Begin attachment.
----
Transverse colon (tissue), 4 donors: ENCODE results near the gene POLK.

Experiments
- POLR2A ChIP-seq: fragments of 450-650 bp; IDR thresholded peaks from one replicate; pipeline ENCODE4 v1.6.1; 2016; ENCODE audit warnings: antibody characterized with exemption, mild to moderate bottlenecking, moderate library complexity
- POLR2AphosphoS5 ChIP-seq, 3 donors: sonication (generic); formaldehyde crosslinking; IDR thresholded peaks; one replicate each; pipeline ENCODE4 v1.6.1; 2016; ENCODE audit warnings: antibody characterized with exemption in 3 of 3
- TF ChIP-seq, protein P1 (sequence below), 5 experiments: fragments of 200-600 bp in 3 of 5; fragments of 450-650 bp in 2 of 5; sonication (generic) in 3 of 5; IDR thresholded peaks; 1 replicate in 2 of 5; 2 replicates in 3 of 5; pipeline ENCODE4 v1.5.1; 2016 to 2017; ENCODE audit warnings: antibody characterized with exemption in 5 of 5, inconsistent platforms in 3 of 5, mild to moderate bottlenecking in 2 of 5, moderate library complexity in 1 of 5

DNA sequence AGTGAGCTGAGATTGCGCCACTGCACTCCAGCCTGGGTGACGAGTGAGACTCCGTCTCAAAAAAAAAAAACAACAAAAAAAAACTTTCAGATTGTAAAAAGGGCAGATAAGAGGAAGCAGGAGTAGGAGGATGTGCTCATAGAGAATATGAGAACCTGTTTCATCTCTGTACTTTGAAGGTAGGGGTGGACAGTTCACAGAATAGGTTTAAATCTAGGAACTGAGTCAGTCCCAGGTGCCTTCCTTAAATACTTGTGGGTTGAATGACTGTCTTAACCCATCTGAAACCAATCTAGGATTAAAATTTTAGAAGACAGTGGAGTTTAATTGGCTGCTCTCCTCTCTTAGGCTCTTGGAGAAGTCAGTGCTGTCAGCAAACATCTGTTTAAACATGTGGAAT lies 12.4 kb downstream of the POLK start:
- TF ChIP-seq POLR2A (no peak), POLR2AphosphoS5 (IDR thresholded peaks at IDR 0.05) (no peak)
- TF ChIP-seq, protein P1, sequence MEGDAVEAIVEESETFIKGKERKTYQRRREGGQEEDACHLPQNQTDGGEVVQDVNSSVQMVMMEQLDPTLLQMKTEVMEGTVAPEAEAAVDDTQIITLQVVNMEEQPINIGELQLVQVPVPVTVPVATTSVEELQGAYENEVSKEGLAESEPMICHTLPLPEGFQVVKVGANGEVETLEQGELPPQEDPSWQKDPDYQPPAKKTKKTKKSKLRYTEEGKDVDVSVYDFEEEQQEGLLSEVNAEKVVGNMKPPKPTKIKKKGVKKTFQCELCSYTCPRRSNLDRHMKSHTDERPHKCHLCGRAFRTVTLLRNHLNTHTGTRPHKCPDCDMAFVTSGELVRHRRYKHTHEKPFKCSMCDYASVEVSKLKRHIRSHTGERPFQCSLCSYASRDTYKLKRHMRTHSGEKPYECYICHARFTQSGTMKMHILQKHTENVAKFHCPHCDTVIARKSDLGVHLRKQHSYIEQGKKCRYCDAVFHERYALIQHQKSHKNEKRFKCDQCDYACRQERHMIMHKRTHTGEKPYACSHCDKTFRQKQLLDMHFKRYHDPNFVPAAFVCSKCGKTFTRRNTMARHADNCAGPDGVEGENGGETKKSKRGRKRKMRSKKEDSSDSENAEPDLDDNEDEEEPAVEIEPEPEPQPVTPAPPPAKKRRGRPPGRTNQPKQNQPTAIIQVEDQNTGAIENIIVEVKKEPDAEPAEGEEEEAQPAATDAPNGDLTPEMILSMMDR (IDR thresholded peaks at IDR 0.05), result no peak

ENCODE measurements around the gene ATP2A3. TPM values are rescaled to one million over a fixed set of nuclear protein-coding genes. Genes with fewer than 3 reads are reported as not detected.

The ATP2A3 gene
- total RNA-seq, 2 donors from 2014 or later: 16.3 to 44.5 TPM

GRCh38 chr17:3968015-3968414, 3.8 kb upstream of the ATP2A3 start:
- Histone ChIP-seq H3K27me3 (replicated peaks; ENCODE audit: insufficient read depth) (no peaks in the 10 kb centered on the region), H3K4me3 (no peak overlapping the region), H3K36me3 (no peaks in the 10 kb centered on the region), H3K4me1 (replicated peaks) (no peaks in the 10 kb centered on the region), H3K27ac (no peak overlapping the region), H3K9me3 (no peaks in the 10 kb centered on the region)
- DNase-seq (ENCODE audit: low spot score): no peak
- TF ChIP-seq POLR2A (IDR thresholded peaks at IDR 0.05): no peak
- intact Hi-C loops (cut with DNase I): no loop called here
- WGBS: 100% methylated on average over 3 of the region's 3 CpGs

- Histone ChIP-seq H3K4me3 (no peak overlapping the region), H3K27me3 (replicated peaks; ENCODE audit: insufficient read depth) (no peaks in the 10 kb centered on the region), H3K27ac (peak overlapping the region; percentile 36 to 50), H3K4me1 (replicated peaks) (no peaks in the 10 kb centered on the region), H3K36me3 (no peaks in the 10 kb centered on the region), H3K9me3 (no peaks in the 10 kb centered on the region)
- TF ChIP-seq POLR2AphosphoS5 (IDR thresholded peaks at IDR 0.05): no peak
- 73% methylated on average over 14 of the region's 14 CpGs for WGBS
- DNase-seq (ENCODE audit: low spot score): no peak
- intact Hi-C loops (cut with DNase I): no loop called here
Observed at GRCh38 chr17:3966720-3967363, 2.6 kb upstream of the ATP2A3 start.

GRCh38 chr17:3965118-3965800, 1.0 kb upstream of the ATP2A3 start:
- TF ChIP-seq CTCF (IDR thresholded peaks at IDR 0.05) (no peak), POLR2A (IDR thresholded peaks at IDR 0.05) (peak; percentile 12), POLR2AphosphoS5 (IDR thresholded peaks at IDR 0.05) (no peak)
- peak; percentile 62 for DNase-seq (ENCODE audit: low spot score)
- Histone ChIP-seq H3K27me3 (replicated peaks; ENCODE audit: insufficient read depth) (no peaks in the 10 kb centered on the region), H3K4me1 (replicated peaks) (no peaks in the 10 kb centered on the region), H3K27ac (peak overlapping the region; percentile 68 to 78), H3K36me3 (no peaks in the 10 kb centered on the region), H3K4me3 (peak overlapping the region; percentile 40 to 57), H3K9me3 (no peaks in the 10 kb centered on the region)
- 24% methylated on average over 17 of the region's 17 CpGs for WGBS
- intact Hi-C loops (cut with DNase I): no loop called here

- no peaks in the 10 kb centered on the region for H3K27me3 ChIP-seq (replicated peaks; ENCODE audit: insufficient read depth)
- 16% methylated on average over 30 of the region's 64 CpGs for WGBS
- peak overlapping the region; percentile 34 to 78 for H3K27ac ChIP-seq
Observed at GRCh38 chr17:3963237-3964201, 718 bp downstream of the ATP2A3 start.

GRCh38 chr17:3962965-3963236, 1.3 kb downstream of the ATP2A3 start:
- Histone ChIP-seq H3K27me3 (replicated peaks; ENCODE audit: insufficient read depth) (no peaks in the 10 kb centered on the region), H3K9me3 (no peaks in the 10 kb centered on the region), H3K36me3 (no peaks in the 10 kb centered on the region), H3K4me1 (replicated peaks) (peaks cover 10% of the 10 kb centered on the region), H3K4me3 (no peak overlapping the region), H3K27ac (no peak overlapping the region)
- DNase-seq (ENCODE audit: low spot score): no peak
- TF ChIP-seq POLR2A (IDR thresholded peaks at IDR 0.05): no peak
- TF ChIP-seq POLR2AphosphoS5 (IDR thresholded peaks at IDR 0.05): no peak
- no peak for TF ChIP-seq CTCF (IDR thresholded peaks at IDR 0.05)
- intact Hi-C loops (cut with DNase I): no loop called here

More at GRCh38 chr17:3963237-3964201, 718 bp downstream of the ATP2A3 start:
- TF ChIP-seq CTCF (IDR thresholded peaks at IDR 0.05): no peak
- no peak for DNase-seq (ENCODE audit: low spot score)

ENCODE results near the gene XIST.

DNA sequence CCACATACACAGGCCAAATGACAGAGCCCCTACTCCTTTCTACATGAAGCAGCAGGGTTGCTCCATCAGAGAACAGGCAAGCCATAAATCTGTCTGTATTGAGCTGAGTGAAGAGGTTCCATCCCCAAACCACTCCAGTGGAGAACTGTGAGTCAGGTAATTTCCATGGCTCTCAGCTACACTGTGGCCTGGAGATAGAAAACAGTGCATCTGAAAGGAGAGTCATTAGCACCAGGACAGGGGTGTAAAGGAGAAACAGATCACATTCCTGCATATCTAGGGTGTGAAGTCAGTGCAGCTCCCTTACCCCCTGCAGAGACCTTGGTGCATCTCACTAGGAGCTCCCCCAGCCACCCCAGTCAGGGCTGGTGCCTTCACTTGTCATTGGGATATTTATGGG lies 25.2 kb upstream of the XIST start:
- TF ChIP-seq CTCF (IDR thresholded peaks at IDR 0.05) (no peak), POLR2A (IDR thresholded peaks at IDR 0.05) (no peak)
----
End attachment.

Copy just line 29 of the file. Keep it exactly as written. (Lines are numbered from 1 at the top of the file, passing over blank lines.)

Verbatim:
- intact Hi-C loops (cut with DNase I): no loop called here